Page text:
In 2015, McKinsey & Company’s published their report ‘Why Diversity Matters’ which illustrates that:

“Companies in the top quartile for racial and ethnic diversity are 35% more likely to have financial returns above their respective national industry medians” (8)

“In the UK, greater gender diversity on the senior executive team corresponds to the highest performance uplift in [their] data set; for every 10% increase in gender diversity, EBIT rose by 3.5%” (8)

Boston Consulting Group report that “employees who do not believe that their company is committed to diversity are three times more likely to leave than those that do.” (9)

PWC’s 2015 report also illustrates that over 80% of the more than 10,000 millennials asked the question, said that that “an employer’s policy on diversity, equality and workforce inclusion is an important factor when deciding whether or not to work for them.” (10)

In a nutshell therefore, an organisation’s approach to diversity and inclusion not only impacts their brand’s general reputation, but also the talent they are able to acquire and cultivate, and their financial performance.  To make things even more interesting, whilst I have no desire to perpetuate the myth that every person on the ASD spectrum is Sherlock Holmes or Rain Man (or ideally a female protagonist who also happens to be on the autism spectrum), it does seem to be the case that certain characteristics frequently manifest in individuals who also happen to be neurodivergent.  For example, and as recently observed by the Institute of Leadership & Management, “Dr Kevin Antshel, of Syracuse University in the US, investigated anecdotal claims that ADHD people perform well in entrepreneurship, finding that their traits do indeed result in high entrepreneurial performance.” (11)

One of the main facets of entrepreneurship is disrupting the status quo and changing how our society operates. Therefore frequently the individuals who frequently exhibit this trait are significantly less likely to accept the status quo without challenge. They are also significantly more likely to feel constrained by very rigid working patterns or a working culture that prizes long hours in the office over outcomes. Importantly, this does not only apply to people with ADHD but is fairly typical of many people working in more creative and entrepreneurial professions, and this is often facilitated as almost a given for these types of individuals. What this illustrates is that organisations absolutely are willing to be flexible if they believe the gain is greater than the loss. On this basis I believe it is clear that if we choose to, we could easily be better at supporting neurodivergent people in the workplace… in exchange for some extremely tangible gains.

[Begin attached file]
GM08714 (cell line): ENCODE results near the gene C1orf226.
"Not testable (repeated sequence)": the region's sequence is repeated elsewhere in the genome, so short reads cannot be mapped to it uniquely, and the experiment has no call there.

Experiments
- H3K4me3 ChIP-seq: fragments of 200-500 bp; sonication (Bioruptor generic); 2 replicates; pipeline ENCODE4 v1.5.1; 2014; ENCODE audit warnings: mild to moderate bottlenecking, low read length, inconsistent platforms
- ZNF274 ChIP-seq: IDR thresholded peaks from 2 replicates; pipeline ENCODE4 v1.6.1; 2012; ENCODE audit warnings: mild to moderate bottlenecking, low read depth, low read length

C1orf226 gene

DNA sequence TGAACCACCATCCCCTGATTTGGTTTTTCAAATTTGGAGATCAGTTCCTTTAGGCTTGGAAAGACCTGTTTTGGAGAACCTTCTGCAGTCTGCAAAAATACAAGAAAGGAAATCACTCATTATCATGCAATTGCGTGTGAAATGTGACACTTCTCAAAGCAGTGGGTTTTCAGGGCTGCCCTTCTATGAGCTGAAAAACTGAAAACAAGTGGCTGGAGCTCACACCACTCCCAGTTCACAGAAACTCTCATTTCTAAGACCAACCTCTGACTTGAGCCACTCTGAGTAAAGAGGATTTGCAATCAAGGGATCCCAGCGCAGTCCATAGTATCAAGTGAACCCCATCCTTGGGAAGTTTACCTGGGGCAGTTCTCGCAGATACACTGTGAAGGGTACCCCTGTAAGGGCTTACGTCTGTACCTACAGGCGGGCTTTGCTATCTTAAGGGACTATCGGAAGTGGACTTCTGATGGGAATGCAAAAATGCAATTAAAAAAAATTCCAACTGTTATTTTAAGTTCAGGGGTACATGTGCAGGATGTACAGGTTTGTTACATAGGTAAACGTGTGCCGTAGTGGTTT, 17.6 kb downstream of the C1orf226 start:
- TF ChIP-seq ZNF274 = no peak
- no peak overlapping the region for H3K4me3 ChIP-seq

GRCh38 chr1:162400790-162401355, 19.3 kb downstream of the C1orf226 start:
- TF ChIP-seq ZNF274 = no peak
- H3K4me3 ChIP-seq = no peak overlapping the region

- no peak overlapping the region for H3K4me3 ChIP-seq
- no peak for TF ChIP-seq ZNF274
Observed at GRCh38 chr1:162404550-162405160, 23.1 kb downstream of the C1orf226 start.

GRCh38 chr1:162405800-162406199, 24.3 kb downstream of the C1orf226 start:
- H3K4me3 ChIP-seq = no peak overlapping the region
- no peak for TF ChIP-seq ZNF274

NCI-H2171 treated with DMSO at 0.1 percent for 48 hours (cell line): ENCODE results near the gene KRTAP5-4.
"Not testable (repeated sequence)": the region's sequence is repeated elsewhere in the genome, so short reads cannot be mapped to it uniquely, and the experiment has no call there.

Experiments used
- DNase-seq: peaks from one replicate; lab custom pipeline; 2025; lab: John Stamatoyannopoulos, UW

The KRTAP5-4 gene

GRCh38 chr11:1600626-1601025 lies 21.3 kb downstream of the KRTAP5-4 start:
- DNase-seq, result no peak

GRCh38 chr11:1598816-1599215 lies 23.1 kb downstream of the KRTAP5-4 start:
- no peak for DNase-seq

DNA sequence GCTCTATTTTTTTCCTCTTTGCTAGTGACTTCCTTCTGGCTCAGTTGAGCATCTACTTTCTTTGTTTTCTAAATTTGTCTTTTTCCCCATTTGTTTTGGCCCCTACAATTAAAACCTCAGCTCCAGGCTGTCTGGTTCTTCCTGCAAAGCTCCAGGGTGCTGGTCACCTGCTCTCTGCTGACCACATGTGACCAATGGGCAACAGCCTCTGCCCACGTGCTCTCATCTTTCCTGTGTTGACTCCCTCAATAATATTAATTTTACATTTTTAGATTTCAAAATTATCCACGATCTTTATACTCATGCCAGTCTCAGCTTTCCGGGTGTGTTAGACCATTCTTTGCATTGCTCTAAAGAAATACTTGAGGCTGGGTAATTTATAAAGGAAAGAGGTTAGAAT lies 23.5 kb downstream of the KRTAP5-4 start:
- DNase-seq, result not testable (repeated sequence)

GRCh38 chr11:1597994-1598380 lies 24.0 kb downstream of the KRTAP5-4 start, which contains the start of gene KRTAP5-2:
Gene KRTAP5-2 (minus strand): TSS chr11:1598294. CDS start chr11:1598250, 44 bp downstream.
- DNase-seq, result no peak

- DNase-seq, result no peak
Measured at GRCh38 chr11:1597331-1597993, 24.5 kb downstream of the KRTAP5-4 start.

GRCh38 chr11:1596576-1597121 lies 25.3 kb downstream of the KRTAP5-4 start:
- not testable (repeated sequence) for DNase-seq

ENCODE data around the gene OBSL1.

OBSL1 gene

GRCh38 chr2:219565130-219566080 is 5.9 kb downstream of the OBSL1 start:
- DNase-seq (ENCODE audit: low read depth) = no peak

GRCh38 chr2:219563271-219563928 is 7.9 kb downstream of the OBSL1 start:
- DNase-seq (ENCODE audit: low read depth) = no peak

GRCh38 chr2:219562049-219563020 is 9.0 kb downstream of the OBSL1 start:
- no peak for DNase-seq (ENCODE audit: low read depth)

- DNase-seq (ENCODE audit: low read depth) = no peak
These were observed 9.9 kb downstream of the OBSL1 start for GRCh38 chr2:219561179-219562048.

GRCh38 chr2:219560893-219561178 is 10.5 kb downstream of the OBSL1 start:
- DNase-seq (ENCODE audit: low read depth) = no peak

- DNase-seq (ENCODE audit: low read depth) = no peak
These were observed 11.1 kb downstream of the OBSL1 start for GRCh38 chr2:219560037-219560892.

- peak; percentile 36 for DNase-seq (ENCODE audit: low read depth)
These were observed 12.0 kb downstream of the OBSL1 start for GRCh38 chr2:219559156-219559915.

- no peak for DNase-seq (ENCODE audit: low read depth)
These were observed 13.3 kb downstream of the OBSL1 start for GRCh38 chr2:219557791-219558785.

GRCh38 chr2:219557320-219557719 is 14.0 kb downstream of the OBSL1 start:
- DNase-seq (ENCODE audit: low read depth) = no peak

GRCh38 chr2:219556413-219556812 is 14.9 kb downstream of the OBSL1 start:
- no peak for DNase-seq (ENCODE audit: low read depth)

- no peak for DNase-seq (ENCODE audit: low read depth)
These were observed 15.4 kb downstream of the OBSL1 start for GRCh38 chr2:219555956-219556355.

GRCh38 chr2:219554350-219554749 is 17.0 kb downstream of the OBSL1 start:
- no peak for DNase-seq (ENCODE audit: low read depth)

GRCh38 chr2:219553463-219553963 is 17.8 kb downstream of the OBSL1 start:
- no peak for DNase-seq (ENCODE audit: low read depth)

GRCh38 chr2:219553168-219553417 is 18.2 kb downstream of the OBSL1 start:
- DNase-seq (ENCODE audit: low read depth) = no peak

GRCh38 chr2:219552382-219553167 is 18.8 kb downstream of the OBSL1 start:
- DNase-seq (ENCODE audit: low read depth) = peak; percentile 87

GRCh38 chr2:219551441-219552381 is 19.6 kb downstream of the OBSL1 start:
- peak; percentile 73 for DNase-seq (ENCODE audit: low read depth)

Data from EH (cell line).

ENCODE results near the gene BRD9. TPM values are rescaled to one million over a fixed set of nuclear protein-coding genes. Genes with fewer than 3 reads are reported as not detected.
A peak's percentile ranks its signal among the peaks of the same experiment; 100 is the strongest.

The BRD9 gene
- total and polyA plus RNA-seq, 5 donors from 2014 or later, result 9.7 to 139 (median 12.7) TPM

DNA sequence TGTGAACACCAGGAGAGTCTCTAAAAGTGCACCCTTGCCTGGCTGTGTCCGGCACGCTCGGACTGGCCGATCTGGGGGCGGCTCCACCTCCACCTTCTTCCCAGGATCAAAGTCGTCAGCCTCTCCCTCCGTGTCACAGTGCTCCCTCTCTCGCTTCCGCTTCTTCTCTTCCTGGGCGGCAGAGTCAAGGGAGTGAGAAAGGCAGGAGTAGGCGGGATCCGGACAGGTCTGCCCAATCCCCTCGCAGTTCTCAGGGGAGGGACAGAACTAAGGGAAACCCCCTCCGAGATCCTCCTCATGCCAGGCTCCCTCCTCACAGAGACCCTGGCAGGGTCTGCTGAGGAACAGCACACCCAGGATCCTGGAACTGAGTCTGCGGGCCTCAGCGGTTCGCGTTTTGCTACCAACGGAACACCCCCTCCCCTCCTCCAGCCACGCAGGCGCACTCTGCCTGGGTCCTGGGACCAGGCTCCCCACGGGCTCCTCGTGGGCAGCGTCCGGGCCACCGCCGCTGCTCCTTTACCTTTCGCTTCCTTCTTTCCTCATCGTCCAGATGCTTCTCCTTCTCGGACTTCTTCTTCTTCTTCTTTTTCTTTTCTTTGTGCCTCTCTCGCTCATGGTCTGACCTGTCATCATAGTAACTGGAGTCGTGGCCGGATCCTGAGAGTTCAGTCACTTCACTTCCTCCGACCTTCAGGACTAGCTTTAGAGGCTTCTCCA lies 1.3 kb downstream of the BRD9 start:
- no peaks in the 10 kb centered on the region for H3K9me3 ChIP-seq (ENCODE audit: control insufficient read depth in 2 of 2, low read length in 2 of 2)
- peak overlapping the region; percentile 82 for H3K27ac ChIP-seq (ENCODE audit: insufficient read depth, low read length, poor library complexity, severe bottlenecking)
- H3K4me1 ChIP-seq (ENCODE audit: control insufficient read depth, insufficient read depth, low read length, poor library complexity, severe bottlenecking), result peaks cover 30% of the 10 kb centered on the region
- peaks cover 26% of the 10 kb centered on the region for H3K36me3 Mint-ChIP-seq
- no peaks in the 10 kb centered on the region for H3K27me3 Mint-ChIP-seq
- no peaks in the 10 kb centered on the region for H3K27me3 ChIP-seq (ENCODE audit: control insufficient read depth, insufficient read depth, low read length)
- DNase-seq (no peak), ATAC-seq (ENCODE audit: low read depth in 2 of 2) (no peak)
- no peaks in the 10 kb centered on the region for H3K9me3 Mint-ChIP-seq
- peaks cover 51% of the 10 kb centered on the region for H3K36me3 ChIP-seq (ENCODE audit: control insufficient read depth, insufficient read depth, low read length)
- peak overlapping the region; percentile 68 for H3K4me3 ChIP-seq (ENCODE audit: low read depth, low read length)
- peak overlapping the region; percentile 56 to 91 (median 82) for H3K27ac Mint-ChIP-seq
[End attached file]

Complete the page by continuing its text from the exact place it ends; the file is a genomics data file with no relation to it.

Being an Autistic Engineer:
M.I.N.D. Strengths by Fernette and Brock Eid @SusanBartonDyslexia

The Covid 19 pandemic has forced thousands of businesses across the UK (and almost everywhere else) to dramatically change how they operate.  One of the most obvious examples is the vast swathes of people who were previously spending significant time and resource commuting, and suddenly found themselves working entirely from home.  Amongst them will undoubtedly be a large number of employees who had been petitioning for a more flexible work structure for months and even years, but were told by their employers their requests were impossible.

Thus far, the implications of Covid 19 have been catastrophic almost without exception.  However, the newly found ingenuity, agility and bias for action our businesses have been forced to acquire, can now start to be utilised to improve these businesses, and the lives of the employees that work for them, now and in the future.  The business world now knows it can do things it previously thought were impossible, and this could mean great things on a huge scale.  For the purposes of this post though, I want to explore what this could mean in relation to how organisations can better channel the professional gifts of our neurodivergent communities.  To return to the example of ASD therefore, another reasonably common traits amongst those on the ASD spectrum is intense sensitivity to sound.

As stated by Web MD, “Loud noises may be painful. The din of a city street or a mall can be too much. When overwhelmed, people on the autistic spectrum may cover their ears to try to block out the noise. They may also start up self-soothing behaviors such as rocking or shaking their hands. Some people with autism also have central auditory processing disorder (CAPD), a condition that makes it difficult for them to perceive subtle differences in sound and language.

Touch. Just like sound, physical sensations can be exaggerated and overwhelming to people with autism. Feelings that most people barely register — the sensation of clothing on the body, a breeze — can be unpleasant.” (12)